Spring Macro Photography With Tamron Kit

Gina Stephens
Written by Gina Stephens

Form by David Pritchard

Spring can be a great time to head out and take some macro photography shots.

Tamron produces several lenses that are major for macro subjects, including the SP 90mm Macro 1:1 and the 55-200mm Di II LD Macro. 

Here are some macro subjects that shouldn't be missed this bounce:

Flowers flower, sometimes known as a bloom or blossom, is the reproductive structure found in flowering plants (plants of the division – Flowers are a popular subject at this time of year, with the snowdrops, daffodils and crocuses in full bloom by now. Try a different passage from the norm, and shoot the flower from underneath or behind the head. You could even try focusing in on a certain part of the flower and take some more survey macro shots. A tripod will be essential for this kind of work, one that has legs that can splay out to get down low will be perfect. Employer out on a still, cloudy day if possible so the flowers aren't blown around too much and the light is nicely diffused.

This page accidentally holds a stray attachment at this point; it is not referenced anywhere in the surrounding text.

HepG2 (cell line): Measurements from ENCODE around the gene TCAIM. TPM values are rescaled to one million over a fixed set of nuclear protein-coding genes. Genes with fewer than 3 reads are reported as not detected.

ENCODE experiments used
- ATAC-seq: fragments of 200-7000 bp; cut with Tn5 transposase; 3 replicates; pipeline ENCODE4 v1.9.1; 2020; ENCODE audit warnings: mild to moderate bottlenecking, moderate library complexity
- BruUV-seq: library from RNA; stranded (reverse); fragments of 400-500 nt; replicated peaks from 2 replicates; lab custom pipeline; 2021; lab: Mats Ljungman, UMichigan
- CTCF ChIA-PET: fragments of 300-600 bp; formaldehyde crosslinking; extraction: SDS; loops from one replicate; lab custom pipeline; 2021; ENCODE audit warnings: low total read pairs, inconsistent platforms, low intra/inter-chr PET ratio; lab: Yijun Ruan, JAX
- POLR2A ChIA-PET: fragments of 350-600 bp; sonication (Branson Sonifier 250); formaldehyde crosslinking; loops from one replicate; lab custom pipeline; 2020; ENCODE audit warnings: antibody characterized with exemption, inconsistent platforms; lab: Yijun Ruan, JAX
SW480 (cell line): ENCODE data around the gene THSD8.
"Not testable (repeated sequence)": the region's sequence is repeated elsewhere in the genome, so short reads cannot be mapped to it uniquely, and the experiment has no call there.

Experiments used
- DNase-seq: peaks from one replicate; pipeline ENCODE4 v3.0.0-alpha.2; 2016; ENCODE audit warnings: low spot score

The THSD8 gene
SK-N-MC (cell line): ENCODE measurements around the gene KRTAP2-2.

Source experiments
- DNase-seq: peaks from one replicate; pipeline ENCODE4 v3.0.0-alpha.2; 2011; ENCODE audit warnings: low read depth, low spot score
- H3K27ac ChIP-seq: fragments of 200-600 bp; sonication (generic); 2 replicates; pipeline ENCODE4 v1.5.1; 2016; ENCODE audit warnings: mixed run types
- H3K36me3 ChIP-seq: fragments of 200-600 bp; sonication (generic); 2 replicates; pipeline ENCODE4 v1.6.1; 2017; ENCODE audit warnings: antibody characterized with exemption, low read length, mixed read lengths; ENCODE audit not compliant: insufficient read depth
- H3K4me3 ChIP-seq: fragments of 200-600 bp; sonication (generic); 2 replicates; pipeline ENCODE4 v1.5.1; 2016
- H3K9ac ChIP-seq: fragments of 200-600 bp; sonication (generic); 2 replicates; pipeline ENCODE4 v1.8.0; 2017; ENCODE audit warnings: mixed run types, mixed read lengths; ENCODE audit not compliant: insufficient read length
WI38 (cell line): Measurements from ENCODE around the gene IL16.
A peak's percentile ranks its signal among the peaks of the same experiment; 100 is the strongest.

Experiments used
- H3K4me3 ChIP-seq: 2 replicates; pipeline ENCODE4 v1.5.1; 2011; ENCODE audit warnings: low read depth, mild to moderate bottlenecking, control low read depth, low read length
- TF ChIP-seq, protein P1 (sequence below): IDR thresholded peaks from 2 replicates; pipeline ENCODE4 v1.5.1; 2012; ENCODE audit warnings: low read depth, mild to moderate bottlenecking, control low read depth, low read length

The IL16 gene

Frost – At this epoch of year, if there is a clear sky at night, the chances are that there will still be a frost in the early morning. Head out just as the sun rises and there wishes be wonderful opportunities to photograph frosty and dewy flower heads and plants.

Fungi – Mushrooms and fungi growing on trees can establish great macro images, and the wet weather we usually experience during spring often means they're easy to find. Fungi flourish on fallen trees and logs in the forest can create the ideal framing for a nicely balanced macro shot. Using a shallow depth of field (minute aperture number) will help you to isolate the subject from the often busy background of the forest. 

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Insects/ bees – At this in the nick of time b soon of year you start to see bees and other insects, such as caterpillars and butterflies, appearing. They can make great macro shots – if you can find them! Bees alighting on flowers are relatively easy to capture, and so are the caterpillars, but the butterflies can be quite sporadic and to capture them you'll need a lot of patience as they can fly off in a heartbeat. Butterflies time after time like to land on rocks in the sun or on flowers, so setting up an waiting may be the best option here. 



About the author

Gina Stephens

Gina Stephens

Gina is a photography enthusiast and drone lover who loves to fly drones, capture images and have fun cherishing them with family and friends.

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